Temporary electronic tattoos could soon help people fly drones with only thought and talk seemingly telepathically without speech over smartphones, researchers say.
Commanding machines using the brain is no longer the stuff of science fiction. In recent years, brain implants have enabled people to control robotics using only their minds, raising the prospect that one day patients could overcome disabilities using bionic limbs or mechanical exoskeletons.
But brain implants are invasive technologies, probably of use only to people in medical need of them. Instead, electrical engineer Todd Coleman at the University of California at San Diego is devising noninvasive means of controlling machines via the mind, techniques virtually everyone might be able to use.
Gears of War Judgement ‘multiplayer’ trailer
42 wheels, 19 Porsche engines (each producing 459 horsepower), three steering wheels allowing three people to drive the car at the same time, and a trunk full of toys. From the BMW marketing team:
Eli, we think you might be onto something. Our marketing department worked a little photoshop magic to bring your dream to life. We’ll be sure to pass this on to our product designers. Thanks for sharing your idea and for being a BMW fan.
So this oldish white woman is sitting across from me on the bus with this #fresh looking #nintendo64 #japanese #box, looked #sick. #nintendo#64#n64#retro#vintage#gaming#games#console#japan#jap#bus#public#transport#creepin (at Elgin crescent)
Parenting is hard.
MAD x Major Lazer x Kidrobot
The time has come. Major Lazer finally gets his own vinyl toy, by Kidrobot and MAD. Releases on February 19 for $50.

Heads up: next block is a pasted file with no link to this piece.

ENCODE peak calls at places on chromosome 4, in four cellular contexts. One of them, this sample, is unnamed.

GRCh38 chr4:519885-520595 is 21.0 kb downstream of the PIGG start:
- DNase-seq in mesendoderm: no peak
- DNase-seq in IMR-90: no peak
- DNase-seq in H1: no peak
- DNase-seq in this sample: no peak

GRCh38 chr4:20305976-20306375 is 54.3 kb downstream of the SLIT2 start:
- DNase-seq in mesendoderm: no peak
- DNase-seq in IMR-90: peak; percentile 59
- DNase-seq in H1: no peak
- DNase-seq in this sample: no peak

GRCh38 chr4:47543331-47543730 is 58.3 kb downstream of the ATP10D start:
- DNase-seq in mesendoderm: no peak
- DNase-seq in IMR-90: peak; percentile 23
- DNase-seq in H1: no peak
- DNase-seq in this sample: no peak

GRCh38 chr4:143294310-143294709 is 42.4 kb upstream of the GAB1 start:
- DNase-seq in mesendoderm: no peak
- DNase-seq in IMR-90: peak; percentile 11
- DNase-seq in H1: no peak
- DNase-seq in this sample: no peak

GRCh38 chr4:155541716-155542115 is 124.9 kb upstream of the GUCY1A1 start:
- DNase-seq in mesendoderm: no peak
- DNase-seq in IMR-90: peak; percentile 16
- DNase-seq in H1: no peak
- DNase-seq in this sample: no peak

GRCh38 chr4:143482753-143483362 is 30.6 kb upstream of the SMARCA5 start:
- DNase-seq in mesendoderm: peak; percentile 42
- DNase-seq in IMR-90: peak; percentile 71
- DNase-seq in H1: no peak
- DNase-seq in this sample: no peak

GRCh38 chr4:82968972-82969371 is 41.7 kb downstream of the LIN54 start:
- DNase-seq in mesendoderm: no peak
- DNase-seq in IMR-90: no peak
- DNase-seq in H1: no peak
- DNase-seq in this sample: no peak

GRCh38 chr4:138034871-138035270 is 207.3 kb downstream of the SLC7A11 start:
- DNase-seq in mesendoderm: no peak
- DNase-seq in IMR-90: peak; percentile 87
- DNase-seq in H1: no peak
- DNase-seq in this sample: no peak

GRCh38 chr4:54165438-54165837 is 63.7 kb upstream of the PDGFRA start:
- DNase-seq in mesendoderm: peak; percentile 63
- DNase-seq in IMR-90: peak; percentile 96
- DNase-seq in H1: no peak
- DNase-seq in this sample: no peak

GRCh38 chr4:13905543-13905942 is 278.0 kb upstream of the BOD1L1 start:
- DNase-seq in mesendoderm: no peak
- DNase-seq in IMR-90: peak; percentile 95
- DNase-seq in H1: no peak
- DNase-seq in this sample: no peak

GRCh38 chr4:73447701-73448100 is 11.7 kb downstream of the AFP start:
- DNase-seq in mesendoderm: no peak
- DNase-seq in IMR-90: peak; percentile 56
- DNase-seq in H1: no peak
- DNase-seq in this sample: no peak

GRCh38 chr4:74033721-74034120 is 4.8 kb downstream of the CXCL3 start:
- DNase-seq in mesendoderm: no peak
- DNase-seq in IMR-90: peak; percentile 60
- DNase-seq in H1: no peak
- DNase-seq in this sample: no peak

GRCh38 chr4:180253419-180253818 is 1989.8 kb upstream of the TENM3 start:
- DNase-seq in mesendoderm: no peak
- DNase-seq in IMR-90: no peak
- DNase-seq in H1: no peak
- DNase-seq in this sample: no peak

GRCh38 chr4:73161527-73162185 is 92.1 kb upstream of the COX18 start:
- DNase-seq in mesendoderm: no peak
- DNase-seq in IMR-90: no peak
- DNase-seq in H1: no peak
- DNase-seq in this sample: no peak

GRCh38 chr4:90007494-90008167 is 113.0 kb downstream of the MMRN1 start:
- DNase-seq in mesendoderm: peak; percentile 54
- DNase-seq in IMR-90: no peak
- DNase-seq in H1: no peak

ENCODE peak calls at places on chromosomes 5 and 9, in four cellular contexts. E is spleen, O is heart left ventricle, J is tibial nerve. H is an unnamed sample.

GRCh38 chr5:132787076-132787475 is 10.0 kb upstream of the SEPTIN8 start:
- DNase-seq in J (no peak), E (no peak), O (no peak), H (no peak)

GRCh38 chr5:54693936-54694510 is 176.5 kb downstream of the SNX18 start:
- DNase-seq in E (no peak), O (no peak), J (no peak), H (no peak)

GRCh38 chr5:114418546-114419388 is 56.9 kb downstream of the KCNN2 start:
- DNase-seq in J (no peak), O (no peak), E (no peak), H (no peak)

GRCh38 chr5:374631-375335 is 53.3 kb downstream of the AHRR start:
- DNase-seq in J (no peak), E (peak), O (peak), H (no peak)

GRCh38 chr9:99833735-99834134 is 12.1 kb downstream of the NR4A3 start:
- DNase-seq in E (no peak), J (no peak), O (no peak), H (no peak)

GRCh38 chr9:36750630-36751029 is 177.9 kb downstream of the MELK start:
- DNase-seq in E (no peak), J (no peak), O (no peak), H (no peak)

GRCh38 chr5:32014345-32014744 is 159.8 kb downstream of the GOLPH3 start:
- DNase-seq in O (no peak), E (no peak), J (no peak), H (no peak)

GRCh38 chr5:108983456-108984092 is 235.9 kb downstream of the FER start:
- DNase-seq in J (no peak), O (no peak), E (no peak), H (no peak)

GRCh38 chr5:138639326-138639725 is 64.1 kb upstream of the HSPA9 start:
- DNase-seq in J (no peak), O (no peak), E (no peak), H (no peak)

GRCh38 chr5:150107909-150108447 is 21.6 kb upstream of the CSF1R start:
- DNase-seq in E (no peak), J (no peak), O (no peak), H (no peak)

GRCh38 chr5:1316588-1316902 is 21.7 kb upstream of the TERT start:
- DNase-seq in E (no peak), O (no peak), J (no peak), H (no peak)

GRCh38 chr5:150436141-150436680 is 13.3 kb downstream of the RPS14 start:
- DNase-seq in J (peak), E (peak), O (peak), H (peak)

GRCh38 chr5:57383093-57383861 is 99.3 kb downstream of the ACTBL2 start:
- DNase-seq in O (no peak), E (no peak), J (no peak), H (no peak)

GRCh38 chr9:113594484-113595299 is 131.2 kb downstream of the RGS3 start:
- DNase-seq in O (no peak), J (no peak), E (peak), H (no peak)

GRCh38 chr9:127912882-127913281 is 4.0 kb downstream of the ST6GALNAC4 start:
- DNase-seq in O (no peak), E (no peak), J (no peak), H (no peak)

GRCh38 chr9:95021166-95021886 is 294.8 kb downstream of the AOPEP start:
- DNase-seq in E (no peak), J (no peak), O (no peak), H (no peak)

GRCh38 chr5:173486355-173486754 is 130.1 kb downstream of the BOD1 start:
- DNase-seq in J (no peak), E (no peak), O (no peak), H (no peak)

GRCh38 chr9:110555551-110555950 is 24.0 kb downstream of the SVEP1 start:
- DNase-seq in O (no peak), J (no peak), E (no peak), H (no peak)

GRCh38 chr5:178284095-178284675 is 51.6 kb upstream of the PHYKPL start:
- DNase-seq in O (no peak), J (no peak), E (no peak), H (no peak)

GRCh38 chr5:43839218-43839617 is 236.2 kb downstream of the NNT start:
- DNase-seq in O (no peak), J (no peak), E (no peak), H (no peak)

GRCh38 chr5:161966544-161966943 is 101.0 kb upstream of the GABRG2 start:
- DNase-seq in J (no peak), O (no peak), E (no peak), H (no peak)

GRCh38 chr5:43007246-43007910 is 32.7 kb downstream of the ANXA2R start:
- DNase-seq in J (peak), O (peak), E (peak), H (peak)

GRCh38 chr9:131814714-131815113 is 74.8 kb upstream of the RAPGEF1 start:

Creepy But Awesome My Neighbor Totoro Art
That fan theory about Totoro being a god of death is looking pretty relevant right now.
I would kill to have this sitting on my desk.
Follow J*Ryu on Twitter @JRYU.Check Out: More Studio Ghibli on Albotas
Buy: My Neighbor Totoro
Ukiyo-e Heroes: Donkey Kong Visits 17th-Century Japan
Mario racing a rickshaw, Kirby wielding a katana, and Donkey Kong bounding past cherry blossoms — in his fantastical Ukiyo-e Heroes series, 29-year-old illustrator Jed Henry reimagines classic video game characters in the style, setting, and medium of traditional Japanese woodblock prints (ukiyo-e). Growing up in Indiana in the 1980s, Henry learned to draw by copying the art in his video game manuals. It was an exciting time to be a gamer, as companies like Nintendo and Sega raced to create the best systems and graphics. A decade later, with a degree in animation and living in Utah, the illustrator and children’s book author is working with Canadian (by way of Tokyo) printmaking master Dave Bull to to create fine art prints of his characters. With the help of a Kickstarter campaign — Henry raised $290,000 more than his original goal — his illustrations are celebrating Japan’s vibrant pop culture, both then and now. We talked to him about his craft.
How do you choose which video games to feature?
I’m a big retro gamer. I played a lot of games as a kid, and my heart is really stuck on those games — a lot of Nintendo, Konami, and Capcom titles. So, that’s how I choose, it’s just my favorites from when I was a kid.